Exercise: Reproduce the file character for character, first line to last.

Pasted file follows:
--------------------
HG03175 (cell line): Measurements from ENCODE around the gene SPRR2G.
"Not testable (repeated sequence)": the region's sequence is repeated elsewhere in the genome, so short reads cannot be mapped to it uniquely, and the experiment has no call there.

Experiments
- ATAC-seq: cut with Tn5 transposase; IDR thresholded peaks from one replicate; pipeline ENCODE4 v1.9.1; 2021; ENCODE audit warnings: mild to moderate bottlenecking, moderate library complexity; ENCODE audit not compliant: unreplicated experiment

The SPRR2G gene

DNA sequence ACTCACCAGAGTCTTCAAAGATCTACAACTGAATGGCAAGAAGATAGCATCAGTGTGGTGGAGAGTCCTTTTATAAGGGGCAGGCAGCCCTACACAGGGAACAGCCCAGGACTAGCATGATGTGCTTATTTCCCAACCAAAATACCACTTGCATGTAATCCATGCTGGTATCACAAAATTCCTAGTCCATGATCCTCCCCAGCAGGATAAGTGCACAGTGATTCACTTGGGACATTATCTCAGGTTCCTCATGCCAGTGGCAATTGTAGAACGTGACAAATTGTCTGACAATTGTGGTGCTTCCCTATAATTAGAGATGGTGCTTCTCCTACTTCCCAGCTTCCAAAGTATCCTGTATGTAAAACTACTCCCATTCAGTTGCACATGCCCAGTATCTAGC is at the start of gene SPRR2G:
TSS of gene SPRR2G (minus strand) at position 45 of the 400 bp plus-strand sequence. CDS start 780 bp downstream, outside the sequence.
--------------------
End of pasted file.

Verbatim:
HG03175 (cell line): Measurements from ENCODE around the gene SPRR2G.
"Not testable (repeated sequence)": the region's sequence is repeated elsewhere in the genome, so short reads cannot be mapped to it uniquely, and the experiment has no call there.

Experiments
- ATAC-seq: cut with Tn5 transposase; IDR thresholded peaks from one replicate; pipeline ENCODE4 v1.9.1; 2021; ENCODE audit warnings: mild to moderate bottlenecking, moderate library complexity; ENCODE audit not compliant: unreplicated experiment

The SPRR2G gene

DNA sequence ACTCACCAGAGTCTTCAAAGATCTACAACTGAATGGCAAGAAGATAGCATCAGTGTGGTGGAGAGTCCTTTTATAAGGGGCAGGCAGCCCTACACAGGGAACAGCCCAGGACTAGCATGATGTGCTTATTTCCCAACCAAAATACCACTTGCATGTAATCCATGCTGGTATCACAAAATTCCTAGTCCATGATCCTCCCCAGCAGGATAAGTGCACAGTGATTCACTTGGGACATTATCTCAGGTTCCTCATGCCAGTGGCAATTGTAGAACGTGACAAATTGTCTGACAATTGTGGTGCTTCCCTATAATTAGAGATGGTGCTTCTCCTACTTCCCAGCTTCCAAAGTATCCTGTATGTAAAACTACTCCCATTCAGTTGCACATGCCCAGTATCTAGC is at the start of gene SPRR2G:
TSS of gene SPRR2G (minus strand) at position 45 of the 400 bp plus-strand sequence. CDS start 780 bp downstream, outside the sequence.